Our Collection

At the Institute’s core is the Gilder Lehrman Collection, one of the great archives in American history. More than 70,000 items cover five hundred years of American history, from Columbus’s 1493 letter describing the New World to soldiers’ letters from World War II and Vietnam. Explore primary sources, visit exhibitions in person or online, or bring your class on a field trip.

Knox, Henry (1750-1806) [Opinions on the manner of George Washington taking the oath of office]

High-resolution images are available to schools and libraries via subscription to American History, 1493-1943. Check to see if your school or library already has a subscription. Or click here for more information. You may also order a pdf of the image from us here.

Gilder Lehrman Collection #: GLC02437.05840 Author/Creator: Knox, Henry (1750-1806) Place Written: s.l. Type: Autograph manuscript signed Date: 1 March 1793 Pagination: 2 p. : docket ; 32.4 x 20.2 cm.

Summary of Content: Signed and initialed by Knox. Marked "Copy." Knox and Randolph provide President Washington with opinions on the upcoming second presidential inauguration. Knox and Randolph believe that: the president should take the oath in public, that the time should be noon, that the place should be the Senate chamber, that the marshal of the district should inform the vice president that the Senate chamber will be used, that the vice president, governor, and foreign ministers be notified of the time of the oath, and that Mr. [William] Cushing administer the oath. Knox has signed for himself and on behalf of Randolph and then transcribed the opinion of Alexander Hamilton, who did not object to the ideas on the oath of office, but said "I am not however Satisfied that prudential considerations are not equally ballanced." Docket notes that Thomas Jefferson gave his opinion to the president verbally on 28 February. Jefferson thought the oath should take place at the president's house. Retained draft.

Full Transcript: [draft]
March 1. 1793
(Copy)
It is our opinion
1. That the President ought to take the oath in Public.
2 That the time be on Monday next at 12 oclock in the forenoon
3 That ...the place be the Senate chamber
4th That the Marshall of the district inform the vice President that the Senate chamber being the usual place of the Presidents Public acts, it is supposed to be the best place for taking the oath; and that it is wished that the chamber be open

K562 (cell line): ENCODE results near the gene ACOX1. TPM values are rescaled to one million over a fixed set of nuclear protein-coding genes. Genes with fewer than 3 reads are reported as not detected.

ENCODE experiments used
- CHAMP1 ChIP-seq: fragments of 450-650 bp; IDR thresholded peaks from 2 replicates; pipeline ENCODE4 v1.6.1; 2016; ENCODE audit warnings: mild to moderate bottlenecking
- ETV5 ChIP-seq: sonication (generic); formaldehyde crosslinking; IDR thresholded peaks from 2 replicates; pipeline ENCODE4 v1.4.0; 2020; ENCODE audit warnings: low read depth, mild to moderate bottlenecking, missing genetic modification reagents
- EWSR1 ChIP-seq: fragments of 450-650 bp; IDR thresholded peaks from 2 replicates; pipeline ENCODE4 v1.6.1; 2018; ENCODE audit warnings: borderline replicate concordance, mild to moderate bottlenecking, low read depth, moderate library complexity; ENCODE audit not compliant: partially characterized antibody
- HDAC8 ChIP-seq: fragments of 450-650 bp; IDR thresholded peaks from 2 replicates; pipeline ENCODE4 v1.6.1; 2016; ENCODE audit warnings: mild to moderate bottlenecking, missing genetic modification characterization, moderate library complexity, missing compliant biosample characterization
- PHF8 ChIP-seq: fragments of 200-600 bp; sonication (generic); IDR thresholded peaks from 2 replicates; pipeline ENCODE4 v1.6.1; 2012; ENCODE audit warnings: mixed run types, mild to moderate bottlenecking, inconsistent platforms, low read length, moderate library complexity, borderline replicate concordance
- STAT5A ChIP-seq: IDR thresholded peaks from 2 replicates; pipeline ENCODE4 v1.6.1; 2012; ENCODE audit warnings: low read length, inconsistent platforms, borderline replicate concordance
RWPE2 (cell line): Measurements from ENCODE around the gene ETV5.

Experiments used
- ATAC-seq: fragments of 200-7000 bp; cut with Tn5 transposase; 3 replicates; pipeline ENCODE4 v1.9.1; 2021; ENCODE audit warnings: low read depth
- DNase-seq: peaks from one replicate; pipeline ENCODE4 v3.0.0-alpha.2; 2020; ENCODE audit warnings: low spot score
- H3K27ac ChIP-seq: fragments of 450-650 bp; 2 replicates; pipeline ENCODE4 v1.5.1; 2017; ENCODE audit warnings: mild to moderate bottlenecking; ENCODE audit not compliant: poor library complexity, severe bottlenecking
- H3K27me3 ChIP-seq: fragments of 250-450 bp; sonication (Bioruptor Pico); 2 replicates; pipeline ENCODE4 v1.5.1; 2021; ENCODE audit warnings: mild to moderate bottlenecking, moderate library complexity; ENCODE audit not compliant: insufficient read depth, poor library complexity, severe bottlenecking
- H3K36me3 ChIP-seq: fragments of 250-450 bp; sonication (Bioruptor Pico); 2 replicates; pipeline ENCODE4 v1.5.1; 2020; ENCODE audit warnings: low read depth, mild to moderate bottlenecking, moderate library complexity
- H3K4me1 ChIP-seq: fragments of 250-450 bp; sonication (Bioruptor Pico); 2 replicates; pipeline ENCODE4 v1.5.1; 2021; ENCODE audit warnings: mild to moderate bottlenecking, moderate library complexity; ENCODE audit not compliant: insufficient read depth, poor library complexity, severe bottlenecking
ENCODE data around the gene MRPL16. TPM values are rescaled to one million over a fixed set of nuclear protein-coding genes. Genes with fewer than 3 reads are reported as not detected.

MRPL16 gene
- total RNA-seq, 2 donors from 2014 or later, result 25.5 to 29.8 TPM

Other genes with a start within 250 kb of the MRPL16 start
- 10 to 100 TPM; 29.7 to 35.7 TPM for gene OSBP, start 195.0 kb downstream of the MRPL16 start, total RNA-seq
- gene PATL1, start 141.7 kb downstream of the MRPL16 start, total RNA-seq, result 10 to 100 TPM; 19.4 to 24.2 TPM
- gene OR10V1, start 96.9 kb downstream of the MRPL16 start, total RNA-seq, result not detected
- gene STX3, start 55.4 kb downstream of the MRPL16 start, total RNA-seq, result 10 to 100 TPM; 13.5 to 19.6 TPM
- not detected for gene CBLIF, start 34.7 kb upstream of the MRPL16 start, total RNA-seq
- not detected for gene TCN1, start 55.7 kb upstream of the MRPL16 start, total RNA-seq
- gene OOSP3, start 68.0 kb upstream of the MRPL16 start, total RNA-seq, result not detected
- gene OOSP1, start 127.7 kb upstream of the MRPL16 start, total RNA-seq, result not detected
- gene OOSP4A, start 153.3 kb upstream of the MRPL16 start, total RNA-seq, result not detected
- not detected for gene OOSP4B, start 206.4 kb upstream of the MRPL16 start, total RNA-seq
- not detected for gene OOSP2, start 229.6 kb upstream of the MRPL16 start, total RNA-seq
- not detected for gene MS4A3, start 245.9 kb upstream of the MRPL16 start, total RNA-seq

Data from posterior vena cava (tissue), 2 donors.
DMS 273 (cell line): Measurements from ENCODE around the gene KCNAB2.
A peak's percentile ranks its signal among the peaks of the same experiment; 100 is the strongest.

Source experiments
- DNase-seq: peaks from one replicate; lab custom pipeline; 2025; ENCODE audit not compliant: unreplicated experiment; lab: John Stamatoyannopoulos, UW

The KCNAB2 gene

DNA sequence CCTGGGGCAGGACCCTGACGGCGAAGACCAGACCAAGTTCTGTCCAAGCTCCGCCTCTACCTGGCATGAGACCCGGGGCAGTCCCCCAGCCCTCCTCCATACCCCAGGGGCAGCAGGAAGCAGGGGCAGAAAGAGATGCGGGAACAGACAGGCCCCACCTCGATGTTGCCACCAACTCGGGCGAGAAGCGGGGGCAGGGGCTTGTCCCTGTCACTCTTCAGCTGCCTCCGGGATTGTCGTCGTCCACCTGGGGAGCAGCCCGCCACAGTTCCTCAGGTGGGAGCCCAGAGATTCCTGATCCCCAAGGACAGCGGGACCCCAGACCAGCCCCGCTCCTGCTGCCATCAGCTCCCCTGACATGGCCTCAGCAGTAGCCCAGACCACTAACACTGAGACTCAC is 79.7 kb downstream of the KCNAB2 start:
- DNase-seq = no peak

5 That it be uniformally notified to the vice President, Governor and foreign ministers that the oath is to be taken at the time and place above mentioned
6. That Mr. Cushing be requested to attend; and administer the oath
7 That the President go without form attended by such Gentlemen, as he may choose; and return without form, except that he be preceeded by the Marshall

H Knox Edm: Randolph March 1. 1793

My opinion given yesterday was founded on prudential considerations of the moment; though I think it right in the abstract to give publicity to the act in question. If this is to be done on the present occasion I see no objection to the above form. I am not however Satisfied that prudential considerations are not equally ballanced
A. Hamilton

Sir
I have the honor to enclose the [struck: are] opinions of [struck: Mr. Hamilton] Mr. Randolf and myself upon the time place and manner of the Presidents taking the oath and also Mr. Hamiltons qualified opinion on the same subject
I am Sir with perfect respect yr [humble svt]
HK

The President of the US.
[docket]
Copy
March 1. 1793.
Mr Randoph and
Mr Knoxs opinion
on the time place
and manner of
the Presidents taking
the oath [struck: off] of office
and also Mr Hamiltons
qualified opinion on
the Same Subject -
N.B.
Mr Jefferson on the 28
gave his opinion verbaly
that the President should
have the
oath administered
to him in his own
house-
See More

People: Knox, Henry, 1750-1806
Randolph, Edmund, 1753-1813
Hamilton, Alexander, 1757-1804
Jefferson, Thomas, 1743-1826

Historical Era: The New Nation, 1783-1815

Subjects: Revolutionary War GeneralPresidentOathGovernment and CivicsInaugurationVice PresidentCongressDiplomacyJudiciary

Sub Era: The Early Republic

Order a Copy Citation Guidelines for Online Resources